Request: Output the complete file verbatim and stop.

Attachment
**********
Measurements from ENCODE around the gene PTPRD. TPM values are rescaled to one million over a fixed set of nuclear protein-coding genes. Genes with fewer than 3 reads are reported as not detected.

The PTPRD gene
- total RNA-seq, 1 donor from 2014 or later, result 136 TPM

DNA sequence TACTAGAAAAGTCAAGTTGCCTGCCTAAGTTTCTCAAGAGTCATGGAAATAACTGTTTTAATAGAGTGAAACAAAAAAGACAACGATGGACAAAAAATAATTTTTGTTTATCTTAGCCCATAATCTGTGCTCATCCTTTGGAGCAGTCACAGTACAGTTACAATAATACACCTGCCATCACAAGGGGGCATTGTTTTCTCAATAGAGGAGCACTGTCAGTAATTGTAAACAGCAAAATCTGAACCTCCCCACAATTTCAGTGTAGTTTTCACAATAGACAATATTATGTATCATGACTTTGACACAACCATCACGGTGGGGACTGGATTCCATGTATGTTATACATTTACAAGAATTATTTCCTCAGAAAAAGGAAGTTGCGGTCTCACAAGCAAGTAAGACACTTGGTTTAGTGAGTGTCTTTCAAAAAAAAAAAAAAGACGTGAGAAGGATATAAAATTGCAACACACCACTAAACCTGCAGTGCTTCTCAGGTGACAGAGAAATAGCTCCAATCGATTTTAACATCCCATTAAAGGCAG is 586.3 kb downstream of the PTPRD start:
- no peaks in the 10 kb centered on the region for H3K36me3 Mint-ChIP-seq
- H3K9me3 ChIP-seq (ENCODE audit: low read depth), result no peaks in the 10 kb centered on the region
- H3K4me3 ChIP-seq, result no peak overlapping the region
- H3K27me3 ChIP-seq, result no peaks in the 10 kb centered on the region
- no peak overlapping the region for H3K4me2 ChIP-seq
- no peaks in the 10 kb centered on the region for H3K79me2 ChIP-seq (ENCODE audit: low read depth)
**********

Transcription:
Measurements from ENCODE around the gene PTPRD. TPM values are rescaled to one million over a fixed set of nuclear protein-coding genes. Genes with fewer than 3 reads are reported as not detected.

The PTPRD gene
- total RNA-seq, 1 donor from 2014 or later, result 136 TPM

DNA sequence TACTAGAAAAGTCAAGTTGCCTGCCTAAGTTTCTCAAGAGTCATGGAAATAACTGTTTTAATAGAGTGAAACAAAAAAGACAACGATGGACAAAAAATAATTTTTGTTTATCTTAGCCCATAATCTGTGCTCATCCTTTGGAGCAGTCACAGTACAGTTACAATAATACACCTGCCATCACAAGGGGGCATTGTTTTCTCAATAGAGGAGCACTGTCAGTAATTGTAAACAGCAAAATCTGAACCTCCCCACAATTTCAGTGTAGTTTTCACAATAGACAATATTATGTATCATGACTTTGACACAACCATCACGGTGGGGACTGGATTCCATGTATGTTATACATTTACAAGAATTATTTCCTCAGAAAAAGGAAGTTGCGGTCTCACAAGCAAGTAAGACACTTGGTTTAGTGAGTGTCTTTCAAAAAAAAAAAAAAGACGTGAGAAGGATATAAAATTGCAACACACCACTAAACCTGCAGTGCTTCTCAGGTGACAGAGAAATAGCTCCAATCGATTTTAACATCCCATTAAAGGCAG is 586.3 kb downstream of the PTPRD start:
- no peaks in the 10 kb centered on the region for H3K36me3 Mint-ChIP-seq
- H3K9me3 ChIP-seq (ENCODE audit: low read depth), result no peaks in the 10 kb centered on the region
- H3K4me3 ChIP-seq, result no peak overlapping the region
- H3K27me3 ChIP-seq, result no peaks in the 10 kb centered on the region
- no peak overlapping the region for H3K4me2 ChIP-seq
- no peaks in the 10 kb centered on the region for H3K79me2 ChIP-seq (ENCODE audit: low read depth)